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Tags star trek , teleportation

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Old 28th November 2012, 11:05 AM   #81
Jack by the hedge
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Originally Posted by Recovering Agnostic View Post
...what if they scanned me and created a copy, but wiped our memories of the process? How would either of us know which was the "real" one? And if there's no way of telling, what basis do you have for saying that the person stepping out of a transporter wouldn't be me?
Surely this is a trivial point? If you make an exact copy of anything and then mix the two objects up, nobody could tell which was which. I can't see how that changes anything. The original would still be the original and the copy would still be the copy even if the evidence for which was which was lost.

If you make a copy of a person then both the original and the copy will be fully convinced they are the original, but if you got scanned and later on someone made an exact copy of you on Mars, do you imagine you would suddenly find yourself looking out at Mars? No. Another 'you' would be looking at Mars, presumably wondering how the hell you got there.
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Old 28th November 2012, 11:05 AM   #82
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Originally Posted by aggle-rithm View Post
Not sure if anyone's mentioned it, but "Think Like A Dinosaur" is a rather disturbing short story that does a good job of exploring the ethical considerations of teleportation. It goes into the consequences of a possible transport malfunction in which, until the success of the transport can be verified, the original must be kept alive. But only until...
Yeah, that was hideous.
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Old 28th November 2012, 11:07 AM   #83
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For me you can't realistically claim to be a materialist and then be in a drama about getting in the Teletransporter. It's just talking the talk without the walking the walk.

Nick
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Old 28th November 2012, 11:08 AM   #84
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Originally Posted by Jack by the hedge View Post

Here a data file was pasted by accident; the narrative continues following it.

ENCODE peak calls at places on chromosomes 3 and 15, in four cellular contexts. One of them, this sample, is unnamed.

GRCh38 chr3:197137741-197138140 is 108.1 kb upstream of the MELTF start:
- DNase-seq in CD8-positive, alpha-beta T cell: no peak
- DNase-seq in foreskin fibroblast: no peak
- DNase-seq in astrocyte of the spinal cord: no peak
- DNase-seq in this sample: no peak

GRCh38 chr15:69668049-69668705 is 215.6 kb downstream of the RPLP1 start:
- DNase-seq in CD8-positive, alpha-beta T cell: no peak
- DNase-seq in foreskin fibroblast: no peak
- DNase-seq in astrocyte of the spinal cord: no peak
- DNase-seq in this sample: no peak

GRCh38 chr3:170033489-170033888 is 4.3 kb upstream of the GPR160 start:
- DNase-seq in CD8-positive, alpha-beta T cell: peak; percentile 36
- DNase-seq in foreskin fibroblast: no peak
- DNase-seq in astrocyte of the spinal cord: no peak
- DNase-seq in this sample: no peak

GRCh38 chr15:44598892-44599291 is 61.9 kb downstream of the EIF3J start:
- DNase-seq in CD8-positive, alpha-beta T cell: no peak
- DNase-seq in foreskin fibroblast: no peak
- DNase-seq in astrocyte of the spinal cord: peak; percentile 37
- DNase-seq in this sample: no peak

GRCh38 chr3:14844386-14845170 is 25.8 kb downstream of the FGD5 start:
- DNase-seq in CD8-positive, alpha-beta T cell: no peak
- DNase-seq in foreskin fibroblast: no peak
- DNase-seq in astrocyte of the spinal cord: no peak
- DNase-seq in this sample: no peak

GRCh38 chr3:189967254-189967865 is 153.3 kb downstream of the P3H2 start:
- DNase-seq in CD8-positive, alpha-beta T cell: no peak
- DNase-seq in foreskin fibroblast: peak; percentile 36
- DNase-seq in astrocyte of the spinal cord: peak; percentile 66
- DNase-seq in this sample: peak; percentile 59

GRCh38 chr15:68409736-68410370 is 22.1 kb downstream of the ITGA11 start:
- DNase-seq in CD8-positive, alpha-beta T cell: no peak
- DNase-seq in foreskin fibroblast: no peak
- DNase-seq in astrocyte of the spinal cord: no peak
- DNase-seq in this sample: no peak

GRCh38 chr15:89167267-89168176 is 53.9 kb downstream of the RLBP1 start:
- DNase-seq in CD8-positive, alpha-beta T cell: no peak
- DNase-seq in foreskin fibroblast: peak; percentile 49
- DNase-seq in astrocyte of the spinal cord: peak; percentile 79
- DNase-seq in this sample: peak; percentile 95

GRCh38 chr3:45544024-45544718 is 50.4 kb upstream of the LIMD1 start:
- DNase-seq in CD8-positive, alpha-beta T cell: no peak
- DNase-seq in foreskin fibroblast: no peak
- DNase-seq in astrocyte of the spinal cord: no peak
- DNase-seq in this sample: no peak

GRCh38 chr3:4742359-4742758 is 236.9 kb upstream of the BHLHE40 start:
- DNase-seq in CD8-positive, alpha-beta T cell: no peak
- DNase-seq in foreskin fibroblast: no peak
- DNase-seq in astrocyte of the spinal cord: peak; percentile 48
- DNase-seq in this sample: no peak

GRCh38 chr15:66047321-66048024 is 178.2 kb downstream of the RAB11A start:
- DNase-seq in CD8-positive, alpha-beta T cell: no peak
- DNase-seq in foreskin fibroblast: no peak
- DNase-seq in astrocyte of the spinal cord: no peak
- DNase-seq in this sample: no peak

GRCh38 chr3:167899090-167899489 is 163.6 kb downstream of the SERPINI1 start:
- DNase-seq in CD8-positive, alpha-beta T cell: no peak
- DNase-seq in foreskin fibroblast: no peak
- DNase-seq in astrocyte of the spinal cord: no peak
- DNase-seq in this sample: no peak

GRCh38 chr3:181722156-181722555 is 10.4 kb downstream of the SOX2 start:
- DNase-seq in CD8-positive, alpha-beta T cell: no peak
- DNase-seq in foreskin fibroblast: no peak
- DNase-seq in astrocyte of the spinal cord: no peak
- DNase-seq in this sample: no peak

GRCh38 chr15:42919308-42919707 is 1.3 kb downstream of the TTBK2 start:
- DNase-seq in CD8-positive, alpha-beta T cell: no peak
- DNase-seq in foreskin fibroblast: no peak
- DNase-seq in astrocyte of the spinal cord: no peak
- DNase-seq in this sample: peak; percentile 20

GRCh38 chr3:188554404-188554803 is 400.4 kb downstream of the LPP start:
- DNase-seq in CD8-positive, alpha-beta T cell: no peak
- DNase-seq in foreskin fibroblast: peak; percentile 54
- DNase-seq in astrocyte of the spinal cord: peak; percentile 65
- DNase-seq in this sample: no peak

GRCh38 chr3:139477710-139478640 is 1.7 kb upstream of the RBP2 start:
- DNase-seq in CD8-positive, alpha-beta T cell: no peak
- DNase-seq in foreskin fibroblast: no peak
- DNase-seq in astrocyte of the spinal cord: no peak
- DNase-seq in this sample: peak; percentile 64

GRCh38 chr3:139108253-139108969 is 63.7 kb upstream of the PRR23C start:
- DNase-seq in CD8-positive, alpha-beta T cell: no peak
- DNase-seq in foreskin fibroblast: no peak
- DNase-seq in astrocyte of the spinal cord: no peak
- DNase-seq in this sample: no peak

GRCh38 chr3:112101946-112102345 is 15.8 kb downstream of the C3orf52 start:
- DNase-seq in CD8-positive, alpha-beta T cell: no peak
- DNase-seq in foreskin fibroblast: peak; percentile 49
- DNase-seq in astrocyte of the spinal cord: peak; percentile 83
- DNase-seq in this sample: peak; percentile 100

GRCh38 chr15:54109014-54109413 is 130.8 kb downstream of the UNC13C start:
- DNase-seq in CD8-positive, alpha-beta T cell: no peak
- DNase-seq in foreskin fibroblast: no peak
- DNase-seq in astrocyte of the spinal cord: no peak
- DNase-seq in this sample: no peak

If you make a copy of a person then both the original and the copy will be fully convinced they are the original, but if you got scanned and later on someone made an exact copy of you on Mars, do you imagine you would suddenly find yourself looking out at Mars?
Yes, absolutely. If materialism is true, in what way is it meaningful to answer "no" to that question? Whatever processes go into thought and identity, all of those processes are being carried out on Mars. So, yes, that would mean that "I" (as defined in any reasonable way) would be looking out on Mars.
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Old 28th November 2012, 11:13 AM   #85
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Originally Posted by Myriad View Post
Here's a slight variation, especially for those who would not use the teleporter.

You and a total stranger are kidnapped by a mad scientist. The stranger is the same age and has remarkably similar physical characteristics to you.

The two of you will be forced to participate in an experiment. One of you will be placed in the Sending chamber. There, the subject's brain will be invasively scanned; the process will be painless, but will completely disintegrate the brain.

The other subject will be placed in the Receiving chamber. There, the neural connections of the subject's brain will be altered to replace all of its memories, habits, and perceptional patterns (encompassing such things as which foods you like the taste of) with those from the scanned brain in the Sending chamber. This process is rapid and physically painless.

The Mad Scientist flips a coin to decide who goes in which chamber. If it comes up heads, you will go in the Sending chamber. While the coin is in the air, what are you hoping it comes up as?

Few people would want to be in either chamber, of course. But in this case non-participation is not an option. Which chamber would you prefer to be in?

Respectfully,
Myriad